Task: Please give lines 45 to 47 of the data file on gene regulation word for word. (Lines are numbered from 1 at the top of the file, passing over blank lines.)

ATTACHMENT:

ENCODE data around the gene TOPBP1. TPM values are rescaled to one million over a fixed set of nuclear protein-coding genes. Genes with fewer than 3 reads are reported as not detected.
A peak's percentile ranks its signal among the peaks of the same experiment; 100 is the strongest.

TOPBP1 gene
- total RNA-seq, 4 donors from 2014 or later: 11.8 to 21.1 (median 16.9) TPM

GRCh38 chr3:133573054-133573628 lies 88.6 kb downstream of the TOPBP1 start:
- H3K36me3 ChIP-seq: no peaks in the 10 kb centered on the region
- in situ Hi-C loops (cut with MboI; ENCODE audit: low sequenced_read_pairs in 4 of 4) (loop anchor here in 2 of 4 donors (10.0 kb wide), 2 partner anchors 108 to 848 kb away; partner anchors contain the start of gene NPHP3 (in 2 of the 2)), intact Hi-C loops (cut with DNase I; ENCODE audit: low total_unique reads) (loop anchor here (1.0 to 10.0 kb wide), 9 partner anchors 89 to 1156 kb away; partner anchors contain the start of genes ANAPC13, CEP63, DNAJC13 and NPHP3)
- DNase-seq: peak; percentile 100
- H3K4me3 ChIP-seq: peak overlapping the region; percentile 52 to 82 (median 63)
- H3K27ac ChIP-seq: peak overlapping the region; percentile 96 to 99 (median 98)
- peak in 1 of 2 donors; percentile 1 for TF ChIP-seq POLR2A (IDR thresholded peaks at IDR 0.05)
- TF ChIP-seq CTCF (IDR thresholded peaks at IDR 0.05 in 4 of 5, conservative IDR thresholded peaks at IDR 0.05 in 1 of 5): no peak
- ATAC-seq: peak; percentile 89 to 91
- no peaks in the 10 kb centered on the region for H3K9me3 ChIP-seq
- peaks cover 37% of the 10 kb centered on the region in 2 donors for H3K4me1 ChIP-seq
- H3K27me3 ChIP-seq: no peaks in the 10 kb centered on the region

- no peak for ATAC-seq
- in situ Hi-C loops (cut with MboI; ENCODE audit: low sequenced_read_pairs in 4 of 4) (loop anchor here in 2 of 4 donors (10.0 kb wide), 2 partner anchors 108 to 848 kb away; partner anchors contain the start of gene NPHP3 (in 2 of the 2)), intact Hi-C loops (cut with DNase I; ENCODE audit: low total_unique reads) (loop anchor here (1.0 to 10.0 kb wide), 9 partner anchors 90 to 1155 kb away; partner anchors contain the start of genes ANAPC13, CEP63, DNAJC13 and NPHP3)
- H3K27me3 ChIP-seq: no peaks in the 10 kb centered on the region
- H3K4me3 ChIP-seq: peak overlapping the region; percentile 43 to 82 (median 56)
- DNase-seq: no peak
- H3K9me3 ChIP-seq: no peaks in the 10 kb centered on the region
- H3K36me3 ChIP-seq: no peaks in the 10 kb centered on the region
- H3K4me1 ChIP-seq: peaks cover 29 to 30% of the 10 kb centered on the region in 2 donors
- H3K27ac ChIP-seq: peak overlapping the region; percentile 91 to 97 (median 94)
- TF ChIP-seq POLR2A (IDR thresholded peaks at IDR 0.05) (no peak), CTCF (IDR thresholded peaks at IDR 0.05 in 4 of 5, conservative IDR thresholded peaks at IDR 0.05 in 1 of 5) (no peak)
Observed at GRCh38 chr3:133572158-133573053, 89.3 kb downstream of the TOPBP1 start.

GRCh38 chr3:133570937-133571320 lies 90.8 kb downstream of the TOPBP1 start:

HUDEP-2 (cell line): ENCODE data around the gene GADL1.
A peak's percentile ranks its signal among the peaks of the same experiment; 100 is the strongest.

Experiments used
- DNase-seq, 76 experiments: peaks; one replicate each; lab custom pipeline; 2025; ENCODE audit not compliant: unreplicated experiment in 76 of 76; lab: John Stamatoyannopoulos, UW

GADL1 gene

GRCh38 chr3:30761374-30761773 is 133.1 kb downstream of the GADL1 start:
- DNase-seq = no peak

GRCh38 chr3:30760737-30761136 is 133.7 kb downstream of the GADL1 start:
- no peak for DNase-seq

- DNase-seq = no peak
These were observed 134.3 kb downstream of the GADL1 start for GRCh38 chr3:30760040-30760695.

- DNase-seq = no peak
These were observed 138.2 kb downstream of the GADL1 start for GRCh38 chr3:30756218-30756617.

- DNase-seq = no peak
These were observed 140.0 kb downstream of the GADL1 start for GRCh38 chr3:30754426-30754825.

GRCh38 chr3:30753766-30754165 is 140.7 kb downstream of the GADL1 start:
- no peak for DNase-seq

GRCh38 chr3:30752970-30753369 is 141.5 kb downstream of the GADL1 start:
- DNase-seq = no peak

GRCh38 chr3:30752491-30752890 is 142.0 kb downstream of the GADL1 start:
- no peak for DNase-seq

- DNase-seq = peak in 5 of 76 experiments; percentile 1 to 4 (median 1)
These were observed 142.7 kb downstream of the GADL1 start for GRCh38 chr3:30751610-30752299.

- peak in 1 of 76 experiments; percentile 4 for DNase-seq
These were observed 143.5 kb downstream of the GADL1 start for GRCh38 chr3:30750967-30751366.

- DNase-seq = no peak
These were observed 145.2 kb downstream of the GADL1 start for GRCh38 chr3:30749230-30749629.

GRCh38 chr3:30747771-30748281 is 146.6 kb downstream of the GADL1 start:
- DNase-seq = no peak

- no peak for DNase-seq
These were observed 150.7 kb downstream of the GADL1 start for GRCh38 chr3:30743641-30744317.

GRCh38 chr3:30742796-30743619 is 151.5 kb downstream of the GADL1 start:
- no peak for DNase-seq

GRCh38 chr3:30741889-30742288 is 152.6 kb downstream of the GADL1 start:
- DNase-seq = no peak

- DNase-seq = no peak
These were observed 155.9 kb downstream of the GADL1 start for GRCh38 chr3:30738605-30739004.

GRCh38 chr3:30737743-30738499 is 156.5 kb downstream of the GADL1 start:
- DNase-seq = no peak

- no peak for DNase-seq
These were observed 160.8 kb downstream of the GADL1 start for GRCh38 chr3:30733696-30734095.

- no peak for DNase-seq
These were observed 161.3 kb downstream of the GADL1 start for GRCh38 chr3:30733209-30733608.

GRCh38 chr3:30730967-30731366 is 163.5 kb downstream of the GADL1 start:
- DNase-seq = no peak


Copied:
- no peak for DNase-seq

GRCh38 chr3:30752970-30753369 is 141.5 kb downstream of the GADL1 start:
- DNase-seq = no peak